Friday, November 12, 2010


It was a night I thought would get crazy sooner and probably did later but in the middle, it all stayed as upright as the Imapakt Sidehack of tall Fred: careening around, contents almost spilled out and there were moments when the brakes weren’t quite up to the task, but even with Derrick passing around and pounding the soon-to-be-banned caffeinated malt beverage, nobody ate shit or even got punched by guys in trucks who cracked dumb jokes about our supposed search for the Tour de France, and which also, no doubt, was partly a function, at least for those who eschewed the carbonated poison, of how low the ratio of miles to alcohol consumed was during that aforementioned center phase.

Those motivational posters say “The journey is its own destination;” for me, it was a matter of the destination being its own journey: as soon as we got to where we’d been heading all evening and had gotten the fire lit, the heavens opened up, sending those who were staying to seek cover and flame beneath the shelter and compelling me, at that point, to call it a night—although a good chunk of wet miles still lay before my rain-spattered and streetlight-kaleidoscoping spectacles.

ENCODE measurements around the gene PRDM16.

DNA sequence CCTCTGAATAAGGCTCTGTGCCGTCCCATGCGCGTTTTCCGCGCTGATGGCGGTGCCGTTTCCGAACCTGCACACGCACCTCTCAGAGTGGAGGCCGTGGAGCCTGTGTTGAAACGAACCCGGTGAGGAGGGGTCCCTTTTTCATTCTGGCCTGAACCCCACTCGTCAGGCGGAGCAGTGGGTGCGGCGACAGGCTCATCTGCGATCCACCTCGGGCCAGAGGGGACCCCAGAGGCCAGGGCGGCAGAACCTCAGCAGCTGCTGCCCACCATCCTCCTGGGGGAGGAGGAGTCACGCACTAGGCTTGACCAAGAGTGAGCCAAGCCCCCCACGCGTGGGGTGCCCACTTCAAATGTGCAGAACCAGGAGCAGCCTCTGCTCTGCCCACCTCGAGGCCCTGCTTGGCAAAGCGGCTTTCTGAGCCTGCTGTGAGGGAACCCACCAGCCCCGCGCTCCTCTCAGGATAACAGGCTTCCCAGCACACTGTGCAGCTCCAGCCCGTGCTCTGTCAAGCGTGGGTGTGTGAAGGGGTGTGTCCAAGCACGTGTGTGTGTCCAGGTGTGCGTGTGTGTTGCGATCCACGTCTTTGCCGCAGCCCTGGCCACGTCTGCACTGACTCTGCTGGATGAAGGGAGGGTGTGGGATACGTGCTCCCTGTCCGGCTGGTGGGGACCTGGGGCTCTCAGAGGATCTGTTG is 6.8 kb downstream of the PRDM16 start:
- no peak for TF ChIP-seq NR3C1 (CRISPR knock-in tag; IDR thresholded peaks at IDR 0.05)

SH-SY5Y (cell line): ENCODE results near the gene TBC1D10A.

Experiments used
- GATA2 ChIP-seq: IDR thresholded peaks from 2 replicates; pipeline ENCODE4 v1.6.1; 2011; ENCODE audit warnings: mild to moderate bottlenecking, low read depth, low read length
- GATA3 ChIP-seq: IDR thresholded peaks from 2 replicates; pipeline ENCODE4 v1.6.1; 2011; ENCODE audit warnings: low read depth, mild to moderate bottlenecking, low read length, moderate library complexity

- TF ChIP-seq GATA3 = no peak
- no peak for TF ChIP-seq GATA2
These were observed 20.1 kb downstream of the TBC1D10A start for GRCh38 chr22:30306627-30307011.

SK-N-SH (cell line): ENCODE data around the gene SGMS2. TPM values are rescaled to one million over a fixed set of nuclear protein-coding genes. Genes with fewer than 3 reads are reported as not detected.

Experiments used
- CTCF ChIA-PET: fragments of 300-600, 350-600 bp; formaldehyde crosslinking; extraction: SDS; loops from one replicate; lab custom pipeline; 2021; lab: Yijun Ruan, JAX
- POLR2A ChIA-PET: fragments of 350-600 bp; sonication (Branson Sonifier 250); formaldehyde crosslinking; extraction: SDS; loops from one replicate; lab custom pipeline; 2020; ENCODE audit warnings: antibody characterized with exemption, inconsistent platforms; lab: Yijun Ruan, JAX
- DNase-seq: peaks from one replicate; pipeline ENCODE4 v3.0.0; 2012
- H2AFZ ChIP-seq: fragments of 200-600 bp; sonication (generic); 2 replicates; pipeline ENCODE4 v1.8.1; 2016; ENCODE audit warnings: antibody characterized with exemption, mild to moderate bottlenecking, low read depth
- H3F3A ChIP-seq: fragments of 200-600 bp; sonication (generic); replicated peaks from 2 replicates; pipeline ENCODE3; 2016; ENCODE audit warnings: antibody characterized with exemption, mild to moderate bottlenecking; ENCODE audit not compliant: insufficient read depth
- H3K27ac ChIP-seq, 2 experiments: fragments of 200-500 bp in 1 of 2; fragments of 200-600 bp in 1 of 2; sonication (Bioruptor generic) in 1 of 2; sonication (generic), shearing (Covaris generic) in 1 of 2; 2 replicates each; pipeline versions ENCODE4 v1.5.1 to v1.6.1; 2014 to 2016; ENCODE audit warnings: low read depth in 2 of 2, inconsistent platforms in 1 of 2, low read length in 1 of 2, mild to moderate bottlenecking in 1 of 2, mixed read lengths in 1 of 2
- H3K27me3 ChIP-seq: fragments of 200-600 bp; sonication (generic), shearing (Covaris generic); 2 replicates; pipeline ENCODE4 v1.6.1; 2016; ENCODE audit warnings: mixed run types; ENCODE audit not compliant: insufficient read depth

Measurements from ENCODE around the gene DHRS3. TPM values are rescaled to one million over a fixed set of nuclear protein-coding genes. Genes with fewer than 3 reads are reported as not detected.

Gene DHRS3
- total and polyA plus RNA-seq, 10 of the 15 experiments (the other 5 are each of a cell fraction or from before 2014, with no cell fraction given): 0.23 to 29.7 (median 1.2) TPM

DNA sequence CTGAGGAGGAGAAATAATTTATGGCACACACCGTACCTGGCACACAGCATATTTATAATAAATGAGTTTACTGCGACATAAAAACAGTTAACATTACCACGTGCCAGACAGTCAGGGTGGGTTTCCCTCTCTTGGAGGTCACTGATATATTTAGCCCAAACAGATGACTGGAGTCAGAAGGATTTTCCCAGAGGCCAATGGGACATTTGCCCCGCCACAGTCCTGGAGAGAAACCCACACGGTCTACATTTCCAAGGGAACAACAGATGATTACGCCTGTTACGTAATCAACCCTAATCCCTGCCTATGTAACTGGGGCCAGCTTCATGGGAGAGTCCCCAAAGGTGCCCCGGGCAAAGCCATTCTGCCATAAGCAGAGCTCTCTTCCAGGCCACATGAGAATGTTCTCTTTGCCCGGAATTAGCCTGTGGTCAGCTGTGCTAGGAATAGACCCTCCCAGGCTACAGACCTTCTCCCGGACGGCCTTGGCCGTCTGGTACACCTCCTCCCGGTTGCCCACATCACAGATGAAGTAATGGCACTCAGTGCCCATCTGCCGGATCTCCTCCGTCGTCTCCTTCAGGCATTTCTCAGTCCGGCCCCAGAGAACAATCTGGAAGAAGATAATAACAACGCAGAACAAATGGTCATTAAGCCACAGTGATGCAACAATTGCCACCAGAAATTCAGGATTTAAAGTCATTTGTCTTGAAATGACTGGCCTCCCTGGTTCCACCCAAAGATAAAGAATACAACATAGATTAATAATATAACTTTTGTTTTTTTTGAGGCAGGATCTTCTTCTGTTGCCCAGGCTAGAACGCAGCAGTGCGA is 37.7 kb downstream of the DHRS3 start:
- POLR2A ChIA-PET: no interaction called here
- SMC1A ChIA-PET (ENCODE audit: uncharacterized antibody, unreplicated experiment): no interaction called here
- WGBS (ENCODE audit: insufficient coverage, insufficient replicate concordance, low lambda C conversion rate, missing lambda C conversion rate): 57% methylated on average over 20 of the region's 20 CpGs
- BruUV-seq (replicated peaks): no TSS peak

I’m glad I didn’t indulge in the themed beverage; the ride home was exotic enough with lakes around clogged storm drains and a bike lane more like a river channel than a pathway, but I do appreciate any drink that gets a score of cyclists riding up Aurora Boulevard on a dark and stormy night and inspires several of their number to stock up on dozens of fast food tacos for sharing and throwing at one another.

And you’ve got to admire a product that even works indirectly; although but a single sip of its saccharine nastiness passed through my lips, I can’t quite recall our route to Shoreline; that’s it, I guess: while beginnings and endings fall up, the middle just wobbles.


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